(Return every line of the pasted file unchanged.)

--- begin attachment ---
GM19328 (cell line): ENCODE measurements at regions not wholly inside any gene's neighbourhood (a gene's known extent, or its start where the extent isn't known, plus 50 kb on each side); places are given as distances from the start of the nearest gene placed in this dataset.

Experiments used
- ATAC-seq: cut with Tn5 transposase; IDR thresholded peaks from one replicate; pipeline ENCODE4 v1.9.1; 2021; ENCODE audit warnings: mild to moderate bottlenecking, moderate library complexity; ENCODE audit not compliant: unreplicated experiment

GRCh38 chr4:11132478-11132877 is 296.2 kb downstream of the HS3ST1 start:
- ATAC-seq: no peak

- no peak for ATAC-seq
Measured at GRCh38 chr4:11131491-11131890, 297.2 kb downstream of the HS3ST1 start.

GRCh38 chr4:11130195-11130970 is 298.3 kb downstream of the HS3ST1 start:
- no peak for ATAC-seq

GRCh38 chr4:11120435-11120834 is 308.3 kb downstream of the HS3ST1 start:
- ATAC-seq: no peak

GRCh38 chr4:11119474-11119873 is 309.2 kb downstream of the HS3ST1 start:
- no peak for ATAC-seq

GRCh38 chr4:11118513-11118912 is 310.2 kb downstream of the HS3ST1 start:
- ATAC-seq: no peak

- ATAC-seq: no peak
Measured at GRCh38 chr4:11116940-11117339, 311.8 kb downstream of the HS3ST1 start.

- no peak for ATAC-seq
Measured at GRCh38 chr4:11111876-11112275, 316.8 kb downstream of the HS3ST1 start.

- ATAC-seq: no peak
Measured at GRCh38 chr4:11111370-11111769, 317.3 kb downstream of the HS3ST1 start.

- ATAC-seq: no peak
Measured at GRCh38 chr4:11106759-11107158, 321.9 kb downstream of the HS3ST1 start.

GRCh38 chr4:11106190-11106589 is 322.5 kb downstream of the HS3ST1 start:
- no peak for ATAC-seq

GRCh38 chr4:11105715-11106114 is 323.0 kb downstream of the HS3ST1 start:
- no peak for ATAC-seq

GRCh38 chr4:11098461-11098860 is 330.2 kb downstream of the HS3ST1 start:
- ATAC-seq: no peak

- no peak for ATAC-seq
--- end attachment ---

GM19328 (cell line): ENCODE measurements at regions not wholly inside any gene's neighbourhood (a gene's known extent, or its start where the extent isn't known, plus 50 kb on each side); places are given as distances from the start of the nearest gene placed in this dataset.

Experiments used
- ATAC-seq: cut with Tn5 transposase; IDR thresholded peaks from one replicate; pipeline ENCODE4 v1.9.1; 2021; ENCODE audit warnings: mild to moderate bottlenecking, moderate library complexity; ENCODE audit not compliant: unreplicated experiment

GRCh38 chr4:11132478-11132877 is 296.2 kb downstream of the HS3ST1 start:
- ATAC-seq: no peak

- no peak for ATAC-seq
Measured at GRCh38 chr4:11131491-11131890, 297.2 kb downstream of the HS3ST1 start.

GRCh38 chr4:11130195-11130970 is 298.3 kb downstream of the HS3ST1 start:
- no peak for ATAC-seq

GRCh38 chr4:11120435-11120834 is 308.3 kb downstream of the HS3ST1 start:
- ATAC-seq: no peak

GRCh38 chr4:11119474-11119873 is 309.2 kb downstream of the HS3ST1 start:
- no peak for ATAC-seq

GRCh38 chr4:11118513-11118912 is 310.2 kb downstream of the HS3ST1 start:
- ATAC-seq: no peak

- ATAC-seq: no peak
Measured at GRCh38 chr4:11116940-11117339, 311.8 kb downstream of the HS3ST1 start.

- no peak for ATAC-seq
Measured at GRCh38 chr4:11111876-11112275, 316.8 kb downstream of the HS3ST1 start.

- ATAC-seq: no peak
Measured at GRCh38 chr4:11111370-11111769, 317.3 kb downstream of the HS3ST1 start.

- ATAC-seq: no peak
Measured at GRCh38 chr4:11106759-11107158, 321.9 kb downstream of the HS3ST1 start.

GRCh38 chr4:11106190-11106589 is 322.5 kb downstream of the HS3ST1 start:
- no peak for ATAC-seq

GRCh38 chr4:11105715-11106114 is 323.0 kb downstream of the HS3ST1 start:
- no peak for ATAC-seq

GRCh38 chr4:11098461-11098860 is 330.2 kb downstream of the HS3ST1 start:
- ATAC-seq: no peak

- no peak for ATAC-seq